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Walkthrough: Use a Package from a Private NuGet Server in VS2017 & TFS2017 Build

In my last post, I showed you how to set up a private NuGet server in TFS2017 and publish a NuGet package to it from a build.  But how do you reference and use that package in another solution and/or another build?  Well, keep reading and you’ll find out.

I’m going to do this in two phases.  First, I’ll show you how to set this up in Visual Studio.  Second, I’ll show you how to make this work from a TFS automated build.

Configure Visual Studio 2017 to Use A Custom NuGet Feed

By default, Visual Studio 2017 just knows about the standard, public NuGet feeds.  So if you try reference a package that’s in a private NuGet feed like what I showed you in the last blog post, it’s not going to know anything about it.

To begin, you’ll need to know the URL for your private NuGet package feed.

Open a browser and navigate to the Team Project that contains your NuGet package feed. Click on the Build & Release section and choose Packages.  Next click on the package feed to view the details.  In the upper-right corner, click on the Connect to feed button.

You should now see the Connect to feed dialog.  Copy the Package source URL to your clipboard.

Next, open Visual Studio 2017.  Go to the Tools menu and choose Options….  In the left panel, locate NuGet Package Manager, expand it, and choose Package Sources.  You should now see a dialog that looks like the image below.

Next you need to add a new Package Source.  To do this, click on the plus button.

You should now have a new item under Available package sources.  Set the name to the name of your package source feed (or some other descriptive value).  Under Source, paste in the package source URL that you copied from TFS.  Click Update.  Click the OK button to close the dialog in Visual Studio.

Add a NuGet Package to a Project from your NuGet Server

Visual Studio now knows about your private NuGet server feed.  Next, let’s actually use a package from that feed.

Open up a Solution (*.sln) in Visual Studio.  Navigate to the project that you’d like to make a reference from.  Right-click References and choose Manage NuGet Packages… from the context menu.

You should now see the NuGet dialog in Visual Studio.  In the upper-right of the dialog, change Package source to your private NuGet package feed (example: common-code-feed).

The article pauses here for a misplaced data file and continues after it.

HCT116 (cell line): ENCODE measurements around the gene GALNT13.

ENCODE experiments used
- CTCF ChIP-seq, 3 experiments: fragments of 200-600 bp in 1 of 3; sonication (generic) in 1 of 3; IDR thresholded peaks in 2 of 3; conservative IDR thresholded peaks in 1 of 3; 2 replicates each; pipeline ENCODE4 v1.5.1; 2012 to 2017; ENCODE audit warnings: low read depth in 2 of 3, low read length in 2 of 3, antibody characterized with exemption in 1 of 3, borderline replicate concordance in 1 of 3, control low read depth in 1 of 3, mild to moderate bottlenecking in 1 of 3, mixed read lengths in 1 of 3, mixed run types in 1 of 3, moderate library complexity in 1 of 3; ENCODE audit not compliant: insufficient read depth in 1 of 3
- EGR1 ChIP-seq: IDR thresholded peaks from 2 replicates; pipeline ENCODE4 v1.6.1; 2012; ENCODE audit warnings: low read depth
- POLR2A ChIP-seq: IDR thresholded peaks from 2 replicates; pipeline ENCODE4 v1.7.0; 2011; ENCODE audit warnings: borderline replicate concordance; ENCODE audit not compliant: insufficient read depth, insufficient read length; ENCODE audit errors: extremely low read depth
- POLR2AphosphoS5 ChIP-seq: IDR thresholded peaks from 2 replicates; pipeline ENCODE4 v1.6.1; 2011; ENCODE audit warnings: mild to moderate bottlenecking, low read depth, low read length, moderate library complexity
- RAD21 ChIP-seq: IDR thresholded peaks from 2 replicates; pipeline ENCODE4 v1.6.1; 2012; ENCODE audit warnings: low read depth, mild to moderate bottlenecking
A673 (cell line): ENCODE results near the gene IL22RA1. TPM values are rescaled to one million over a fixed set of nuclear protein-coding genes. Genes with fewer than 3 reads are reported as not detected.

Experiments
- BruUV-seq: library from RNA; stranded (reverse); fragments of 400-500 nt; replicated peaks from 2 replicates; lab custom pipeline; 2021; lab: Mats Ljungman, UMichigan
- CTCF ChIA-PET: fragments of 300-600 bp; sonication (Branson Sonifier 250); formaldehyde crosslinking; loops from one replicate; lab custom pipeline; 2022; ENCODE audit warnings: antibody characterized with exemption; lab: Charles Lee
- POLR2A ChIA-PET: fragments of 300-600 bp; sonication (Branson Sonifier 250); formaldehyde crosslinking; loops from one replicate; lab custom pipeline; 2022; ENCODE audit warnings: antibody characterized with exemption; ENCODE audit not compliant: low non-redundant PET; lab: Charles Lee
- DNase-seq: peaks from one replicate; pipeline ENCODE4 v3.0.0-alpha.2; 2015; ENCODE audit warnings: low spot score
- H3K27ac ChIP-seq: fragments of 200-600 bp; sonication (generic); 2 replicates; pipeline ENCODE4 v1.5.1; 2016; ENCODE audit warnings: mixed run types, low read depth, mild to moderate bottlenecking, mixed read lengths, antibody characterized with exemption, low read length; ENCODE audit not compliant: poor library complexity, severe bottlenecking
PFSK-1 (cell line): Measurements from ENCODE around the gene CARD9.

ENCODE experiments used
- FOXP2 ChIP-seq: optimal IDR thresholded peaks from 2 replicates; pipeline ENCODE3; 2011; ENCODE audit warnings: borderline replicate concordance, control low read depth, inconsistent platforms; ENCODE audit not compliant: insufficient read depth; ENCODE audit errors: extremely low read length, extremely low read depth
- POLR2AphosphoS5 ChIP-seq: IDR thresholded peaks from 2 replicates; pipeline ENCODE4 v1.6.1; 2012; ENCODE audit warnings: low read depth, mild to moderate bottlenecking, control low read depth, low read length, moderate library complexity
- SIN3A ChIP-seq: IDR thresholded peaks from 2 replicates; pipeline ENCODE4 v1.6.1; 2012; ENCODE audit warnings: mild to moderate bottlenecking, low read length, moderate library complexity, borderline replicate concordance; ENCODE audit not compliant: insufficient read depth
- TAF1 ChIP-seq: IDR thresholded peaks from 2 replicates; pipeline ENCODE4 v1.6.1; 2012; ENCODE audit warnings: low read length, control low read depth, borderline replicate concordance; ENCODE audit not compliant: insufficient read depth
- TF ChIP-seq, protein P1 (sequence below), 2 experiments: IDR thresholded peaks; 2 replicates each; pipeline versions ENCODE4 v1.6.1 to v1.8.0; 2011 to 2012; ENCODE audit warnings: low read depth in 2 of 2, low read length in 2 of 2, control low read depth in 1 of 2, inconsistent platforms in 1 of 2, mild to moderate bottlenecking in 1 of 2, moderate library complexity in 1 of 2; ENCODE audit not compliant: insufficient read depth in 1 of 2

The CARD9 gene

Click on the Browse tab in the upper-left of the dialog and now you should see the packages in your private NuGet feed.  Choose a feed and click the Install button in the right-side of the dialog.

If you open the References for your project, you should now see the referenced DLL in the list.

From this point, you can now use this library from your project just like any other piece of code.

Refer to a Private NuGet Server from a TFS Build

If you try to compile this solution using an automated build, you’re going to get an error that says it can’t find the package.

The problem is with the first step — the NuGet restore step.  Click on the NuGet restore step to bring up the details.

Next what you need to do is to add an argument that refers to your private NuGet package feed.  In the NuGet arguments field, type “-source” and then the URL for your package feed.  For example, the value for my demo is “-source http://demo17-tfs:8080/tfs/DefaultCollection/_packaging/common-code-feed/nuget/v3/index.json”.

Save your build definition and re-run your build.

This time your build should succeed.

I hope this helped.



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2 responses to “Walkthrough: Use a Package from a Private NuGet Server in VS2017 & TFS2017 Build”

  1. […] In my next post, I’ll show you how to use this NuGet package from Visual Studio & TFS Builds. […]

  2. David Yates Avatar
    David Yates


    We recently setup a build definition to build our Nuget project and we found that specifying a nuget.config file rather than using using the source argument in the nuget restore setp worked just as well. It also has the added benefit of configuring the feed for you in Visual Studio if you locate the nuget.config at the solution file level.

    See for more details.


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